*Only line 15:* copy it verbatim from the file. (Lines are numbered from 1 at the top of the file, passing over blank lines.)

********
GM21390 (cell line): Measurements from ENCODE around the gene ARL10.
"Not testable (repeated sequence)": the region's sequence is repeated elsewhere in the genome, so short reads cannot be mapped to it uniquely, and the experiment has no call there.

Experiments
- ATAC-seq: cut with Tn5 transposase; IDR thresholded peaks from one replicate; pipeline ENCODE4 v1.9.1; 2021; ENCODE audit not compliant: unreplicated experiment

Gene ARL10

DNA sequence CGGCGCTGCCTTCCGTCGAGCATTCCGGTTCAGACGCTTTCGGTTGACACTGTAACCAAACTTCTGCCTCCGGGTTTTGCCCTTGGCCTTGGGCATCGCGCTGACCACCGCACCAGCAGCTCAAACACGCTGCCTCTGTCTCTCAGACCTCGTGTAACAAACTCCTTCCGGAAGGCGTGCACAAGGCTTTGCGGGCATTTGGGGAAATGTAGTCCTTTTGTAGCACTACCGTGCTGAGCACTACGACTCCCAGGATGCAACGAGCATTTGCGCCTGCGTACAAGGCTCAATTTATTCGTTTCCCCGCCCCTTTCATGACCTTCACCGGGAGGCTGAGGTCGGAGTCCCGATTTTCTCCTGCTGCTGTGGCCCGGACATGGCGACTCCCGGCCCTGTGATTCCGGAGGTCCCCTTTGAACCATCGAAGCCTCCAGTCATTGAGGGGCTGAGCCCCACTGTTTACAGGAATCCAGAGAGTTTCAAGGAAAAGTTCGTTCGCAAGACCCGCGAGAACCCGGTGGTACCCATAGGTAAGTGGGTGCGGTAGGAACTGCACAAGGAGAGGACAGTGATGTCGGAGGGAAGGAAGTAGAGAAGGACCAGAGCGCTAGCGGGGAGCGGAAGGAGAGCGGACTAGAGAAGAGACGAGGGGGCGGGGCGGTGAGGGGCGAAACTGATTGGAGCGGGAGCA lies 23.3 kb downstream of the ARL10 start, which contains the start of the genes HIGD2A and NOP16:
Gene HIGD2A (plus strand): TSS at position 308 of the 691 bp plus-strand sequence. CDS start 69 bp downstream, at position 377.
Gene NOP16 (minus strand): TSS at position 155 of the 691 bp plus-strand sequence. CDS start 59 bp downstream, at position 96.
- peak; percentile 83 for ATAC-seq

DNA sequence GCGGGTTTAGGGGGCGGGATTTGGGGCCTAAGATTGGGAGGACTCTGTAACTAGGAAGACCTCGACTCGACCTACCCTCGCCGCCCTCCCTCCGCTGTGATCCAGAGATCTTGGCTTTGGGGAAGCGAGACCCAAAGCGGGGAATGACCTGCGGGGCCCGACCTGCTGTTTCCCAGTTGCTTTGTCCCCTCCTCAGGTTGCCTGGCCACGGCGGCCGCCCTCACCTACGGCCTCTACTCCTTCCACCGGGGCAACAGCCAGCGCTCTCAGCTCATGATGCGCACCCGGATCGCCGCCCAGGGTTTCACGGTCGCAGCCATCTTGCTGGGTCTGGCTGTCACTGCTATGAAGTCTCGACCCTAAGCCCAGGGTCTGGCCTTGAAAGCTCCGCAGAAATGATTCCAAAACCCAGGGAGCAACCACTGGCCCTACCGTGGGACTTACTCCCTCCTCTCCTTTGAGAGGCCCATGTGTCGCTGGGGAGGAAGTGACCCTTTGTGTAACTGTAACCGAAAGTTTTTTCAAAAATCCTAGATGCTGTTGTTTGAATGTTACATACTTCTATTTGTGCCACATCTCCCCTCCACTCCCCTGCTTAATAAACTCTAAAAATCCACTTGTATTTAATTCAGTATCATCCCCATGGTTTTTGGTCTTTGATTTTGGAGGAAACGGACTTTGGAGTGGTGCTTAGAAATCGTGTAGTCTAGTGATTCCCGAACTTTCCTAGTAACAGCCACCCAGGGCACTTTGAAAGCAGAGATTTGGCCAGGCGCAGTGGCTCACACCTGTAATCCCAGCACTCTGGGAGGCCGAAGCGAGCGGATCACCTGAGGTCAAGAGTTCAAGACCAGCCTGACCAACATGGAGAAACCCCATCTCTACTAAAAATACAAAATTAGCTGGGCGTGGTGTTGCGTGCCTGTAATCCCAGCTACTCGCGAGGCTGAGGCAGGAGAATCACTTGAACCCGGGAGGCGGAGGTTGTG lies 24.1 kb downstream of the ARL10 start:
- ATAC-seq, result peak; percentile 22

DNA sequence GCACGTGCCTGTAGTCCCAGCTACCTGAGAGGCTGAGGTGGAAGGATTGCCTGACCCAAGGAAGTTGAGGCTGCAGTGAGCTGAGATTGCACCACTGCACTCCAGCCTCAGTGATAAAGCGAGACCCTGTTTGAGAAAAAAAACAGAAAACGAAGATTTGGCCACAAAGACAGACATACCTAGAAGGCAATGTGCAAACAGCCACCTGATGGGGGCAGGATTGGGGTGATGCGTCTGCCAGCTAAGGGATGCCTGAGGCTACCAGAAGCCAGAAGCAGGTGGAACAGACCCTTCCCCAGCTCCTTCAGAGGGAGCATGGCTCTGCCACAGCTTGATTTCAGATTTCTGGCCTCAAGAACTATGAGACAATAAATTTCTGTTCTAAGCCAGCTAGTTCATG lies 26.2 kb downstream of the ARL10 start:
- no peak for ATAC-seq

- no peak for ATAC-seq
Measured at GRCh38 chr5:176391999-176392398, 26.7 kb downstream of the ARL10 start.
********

Measured at GRCh38 chr5:176391999-176392398, 26.7 kb downstream of the ARL10 start.